The American dream may be more out of reach, but it's not impossible to achieve.
The middle class is certainly shrinking -- the mean net worth of middle-class families dropped 28% from 2001 to 2010 and median income for a four-person household actually declined from $73,000 to $70,000 over that period. And the gap between rich and poor continues to grow, with almost 46.2 million Americans living in poverty and the upper class holding a larger share of net income. Social mobility -- that hallmark of the American experience -- seems more like a myth.
It does seem harder to afford the middle-class lifestyle -- to own a home and a car, pay for college for two kids and take a vacation once a year -- faced with declining income and net worth. But it's still possible -- especially if you live in certain parts of the country like the South and the West.
The salaries in New York City, San Francisco and Boston may be high but that advantage is more than outmatched by the exorbitant cost of living. Sitcoms tend to show twentysomething graphic designers living in massive lofts with a closet full of stylish duds but the reality is a lot more depressing. I still remember paying $800 a month in rent for a studio apartment in the early '90s on a $19,000 salary (triple the rent and double the salary for today's kids). To survive, I snuck into museums and ate 50-cent packs of Ramen Pride noodles for breakfast, lunch and dinner.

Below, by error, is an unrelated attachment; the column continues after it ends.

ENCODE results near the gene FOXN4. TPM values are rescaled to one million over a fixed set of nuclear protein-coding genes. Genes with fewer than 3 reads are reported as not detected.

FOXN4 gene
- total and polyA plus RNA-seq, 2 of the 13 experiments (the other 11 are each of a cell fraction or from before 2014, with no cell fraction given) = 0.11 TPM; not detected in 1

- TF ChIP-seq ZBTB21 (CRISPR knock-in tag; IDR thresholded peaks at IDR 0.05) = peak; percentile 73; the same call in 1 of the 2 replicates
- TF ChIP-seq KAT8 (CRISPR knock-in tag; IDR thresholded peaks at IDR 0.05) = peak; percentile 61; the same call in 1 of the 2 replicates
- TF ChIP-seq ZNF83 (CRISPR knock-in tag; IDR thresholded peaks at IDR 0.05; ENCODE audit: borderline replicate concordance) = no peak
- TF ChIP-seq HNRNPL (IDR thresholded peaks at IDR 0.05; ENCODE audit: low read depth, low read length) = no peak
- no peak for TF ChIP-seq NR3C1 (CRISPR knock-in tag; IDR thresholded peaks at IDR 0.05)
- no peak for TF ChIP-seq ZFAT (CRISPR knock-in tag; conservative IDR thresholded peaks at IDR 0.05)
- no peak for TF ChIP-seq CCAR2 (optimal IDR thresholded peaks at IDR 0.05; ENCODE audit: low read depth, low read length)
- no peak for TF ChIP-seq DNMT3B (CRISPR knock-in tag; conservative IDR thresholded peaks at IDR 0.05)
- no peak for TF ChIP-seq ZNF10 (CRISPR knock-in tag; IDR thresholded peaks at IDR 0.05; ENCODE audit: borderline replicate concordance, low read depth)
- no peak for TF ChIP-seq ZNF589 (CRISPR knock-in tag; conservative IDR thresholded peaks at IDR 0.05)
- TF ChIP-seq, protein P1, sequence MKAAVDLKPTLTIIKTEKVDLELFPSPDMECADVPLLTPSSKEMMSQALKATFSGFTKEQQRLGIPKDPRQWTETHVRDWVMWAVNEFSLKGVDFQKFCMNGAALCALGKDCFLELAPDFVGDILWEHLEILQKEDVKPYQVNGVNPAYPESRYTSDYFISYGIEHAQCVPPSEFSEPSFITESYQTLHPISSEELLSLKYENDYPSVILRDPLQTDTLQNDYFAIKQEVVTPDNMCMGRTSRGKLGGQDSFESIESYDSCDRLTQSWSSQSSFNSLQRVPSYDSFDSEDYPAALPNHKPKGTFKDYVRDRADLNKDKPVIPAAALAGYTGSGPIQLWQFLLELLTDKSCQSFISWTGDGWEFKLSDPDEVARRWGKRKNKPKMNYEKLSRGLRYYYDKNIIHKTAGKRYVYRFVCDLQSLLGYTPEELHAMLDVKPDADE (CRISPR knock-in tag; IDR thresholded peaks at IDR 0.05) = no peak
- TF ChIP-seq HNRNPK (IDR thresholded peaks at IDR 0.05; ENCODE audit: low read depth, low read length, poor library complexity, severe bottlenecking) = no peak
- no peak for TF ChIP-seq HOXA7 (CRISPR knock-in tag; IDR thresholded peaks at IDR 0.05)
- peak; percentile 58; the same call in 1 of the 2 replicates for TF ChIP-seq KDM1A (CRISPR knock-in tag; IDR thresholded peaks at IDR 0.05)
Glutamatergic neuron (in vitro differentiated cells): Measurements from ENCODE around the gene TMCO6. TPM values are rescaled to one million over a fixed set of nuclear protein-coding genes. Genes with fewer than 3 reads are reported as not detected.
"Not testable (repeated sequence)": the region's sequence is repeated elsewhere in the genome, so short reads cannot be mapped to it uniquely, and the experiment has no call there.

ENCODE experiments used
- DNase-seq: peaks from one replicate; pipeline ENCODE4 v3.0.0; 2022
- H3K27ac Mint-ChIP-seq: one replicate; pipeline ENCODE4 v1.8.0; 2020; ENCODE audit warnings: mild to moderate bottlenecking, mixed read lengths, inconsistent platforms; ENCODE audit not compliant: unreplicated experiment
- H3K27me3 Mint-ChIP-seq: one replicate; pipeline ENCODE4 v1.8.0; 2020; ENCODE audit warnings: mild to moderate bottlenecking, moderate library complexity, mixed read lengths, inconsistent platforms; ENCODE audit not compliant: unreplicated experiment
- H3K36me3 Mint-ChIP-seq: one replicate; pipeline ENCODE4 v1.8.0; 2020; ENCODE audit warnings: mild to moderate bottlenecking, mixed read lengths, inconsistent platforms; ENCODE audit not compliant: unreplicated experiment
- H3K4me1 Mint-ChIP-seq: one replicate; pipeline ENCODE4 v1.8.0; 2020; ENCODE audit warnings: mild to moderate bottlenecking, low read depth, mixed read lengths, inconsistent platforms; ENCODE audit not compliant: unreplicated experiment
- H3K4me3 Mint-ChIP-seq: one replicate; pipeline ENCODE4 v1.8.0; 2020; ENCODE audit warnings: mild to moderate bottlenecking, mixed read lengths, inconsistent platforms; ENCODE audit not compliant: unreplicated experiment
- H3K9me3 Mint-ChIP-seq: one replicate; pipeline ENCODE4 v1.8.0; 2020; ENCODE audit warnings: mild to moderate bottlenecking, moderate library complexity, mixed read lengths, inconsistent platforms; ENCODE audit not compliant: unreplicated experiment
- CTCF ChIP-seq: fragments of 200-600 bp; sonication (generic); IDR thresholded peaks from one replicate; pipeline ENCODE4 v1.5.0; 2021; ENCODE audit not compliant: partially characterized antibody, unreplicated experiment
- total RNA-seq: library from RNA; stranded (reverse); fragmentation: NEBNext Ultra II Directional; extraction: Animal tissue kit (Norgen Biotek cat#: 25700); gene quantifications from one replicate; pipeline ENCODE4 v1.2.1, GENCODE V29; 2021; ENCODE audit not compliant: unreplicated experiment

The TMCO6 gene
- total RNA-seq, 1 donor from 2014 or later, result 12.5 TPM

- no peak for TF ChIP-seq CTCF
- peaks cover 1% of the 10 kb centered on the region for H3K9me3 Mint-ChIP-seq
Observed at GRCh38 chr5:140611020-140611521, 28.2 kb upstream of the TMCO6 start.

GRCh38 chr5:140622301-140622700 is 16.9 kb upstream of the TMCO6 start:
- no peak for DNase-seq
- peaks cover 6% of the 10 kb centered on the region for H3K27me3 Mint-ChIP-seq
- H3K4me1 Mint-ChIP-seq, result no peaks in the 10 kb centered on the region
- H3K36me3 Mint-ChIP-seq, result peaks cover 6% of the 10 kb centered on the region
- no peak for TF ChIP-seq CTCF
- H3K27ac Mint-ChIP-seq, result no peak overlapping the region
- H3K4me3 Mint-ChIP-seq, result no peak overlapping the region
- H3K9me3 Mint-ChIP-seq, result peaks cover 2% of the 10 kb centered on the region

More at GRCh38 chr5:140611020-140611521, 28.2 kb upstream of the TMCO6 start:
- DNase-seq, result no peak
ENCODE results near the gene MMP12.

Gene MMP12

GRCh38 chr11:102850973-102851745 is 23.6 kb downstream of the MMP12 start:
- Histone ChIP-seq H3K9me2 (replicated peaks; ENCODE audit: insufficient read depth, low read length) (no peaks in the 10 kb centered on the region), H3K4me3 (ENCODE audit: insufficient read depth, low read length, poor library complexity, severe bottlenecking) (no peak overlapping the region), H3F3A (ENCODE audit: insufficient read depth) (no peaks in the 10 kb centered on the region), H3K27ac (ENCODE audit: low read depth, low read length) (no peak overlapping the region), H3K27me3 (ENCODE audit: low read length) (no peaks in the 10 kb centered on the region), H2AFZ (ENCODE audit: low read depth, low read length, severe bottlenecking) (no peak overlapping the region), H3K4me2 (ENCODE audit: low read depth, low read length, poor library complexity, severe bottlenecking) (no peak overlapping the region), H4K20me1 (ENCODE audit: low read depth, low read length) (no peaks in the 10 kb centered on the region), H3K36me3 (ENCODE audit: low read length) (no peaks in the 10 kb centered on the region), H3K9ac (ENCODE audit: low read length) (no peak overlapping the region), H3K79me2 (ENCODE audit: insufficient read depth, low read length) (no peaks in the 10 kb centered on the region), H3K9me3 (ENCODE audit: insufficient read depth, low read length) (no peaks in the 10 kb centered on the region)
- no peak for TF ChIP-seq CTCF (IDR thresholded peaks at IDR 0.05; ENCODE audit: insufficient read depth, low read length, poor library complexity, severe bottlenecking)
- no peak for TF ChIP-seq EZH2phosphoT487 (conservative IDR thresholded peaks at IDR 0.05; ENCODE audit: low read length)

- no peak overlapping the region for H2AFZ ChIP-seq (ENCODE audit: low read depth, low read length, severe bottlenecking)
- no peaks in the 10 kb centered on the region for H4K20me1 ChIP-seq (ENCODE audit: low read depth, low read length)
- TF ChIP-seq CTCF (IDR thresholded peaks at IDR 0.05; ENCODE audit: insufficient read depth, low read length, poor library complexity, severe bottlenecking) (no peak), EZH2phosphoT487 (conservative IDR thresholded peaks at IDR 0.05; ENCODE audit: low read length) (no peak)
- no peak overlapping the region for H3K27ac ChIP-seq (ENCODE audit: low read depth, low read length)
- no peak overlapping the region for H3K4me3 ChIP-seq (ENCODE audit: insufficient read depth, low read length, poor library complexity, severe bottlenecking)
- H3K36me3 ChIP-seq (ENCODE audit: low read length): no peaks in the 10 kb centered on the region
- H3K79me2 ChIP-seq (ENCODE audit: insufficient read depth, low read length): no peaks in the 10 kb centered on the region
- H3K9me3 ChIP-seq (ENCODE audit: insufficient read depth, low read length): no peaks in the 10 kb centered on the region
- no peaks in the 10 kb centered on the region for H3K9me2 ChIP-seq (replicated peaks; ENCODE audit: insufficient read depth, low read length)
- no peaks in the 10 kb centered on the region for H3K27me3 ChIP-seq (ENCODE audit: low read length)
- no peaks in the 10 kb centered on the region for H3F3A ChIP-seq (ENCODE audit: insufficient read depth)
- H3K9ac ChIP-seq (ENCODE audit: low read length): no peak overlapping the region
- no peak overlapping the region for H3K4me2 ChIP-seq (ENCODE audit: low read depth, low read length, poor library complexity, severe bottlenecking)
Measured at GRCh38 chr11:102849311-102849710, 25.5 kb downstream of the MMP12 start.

These days, I know plenty of middle-aged couples with kids in the city who are living paycheck to paycheck to be able to afford rent, child-care expenses and $3 muffins.
But there are plenty of states in the South and West that offer decent salaries and more affordable housing -- along with arts and dining attracting for culture snobs -- for those who have the time and savings to pick up stakes and move.
With a median household income in the mid $50,000s, a median home price of $130,000, low unemployment and plenty of nightlife, Texas cities like San Antonio and Dallas attract plenty of young families. Tennessee, Indiana and Kentucky also offer decent salaries and cheap housing.
It still seems possible to achieve the American dream -- but many of those jobs require a good education, meaning that the middle-class life may still be possible for those who are already there but it seems increasingly off-limits to the working class.
Due in part to inadequate schools and the exorbitant cost of health care, the poor are increasingly relegated to staying poor. In this economy, Horatio Alger would have had to get a degree at a good college, get some help from his parents and lift himself up by his bootstraps to enter the middle class.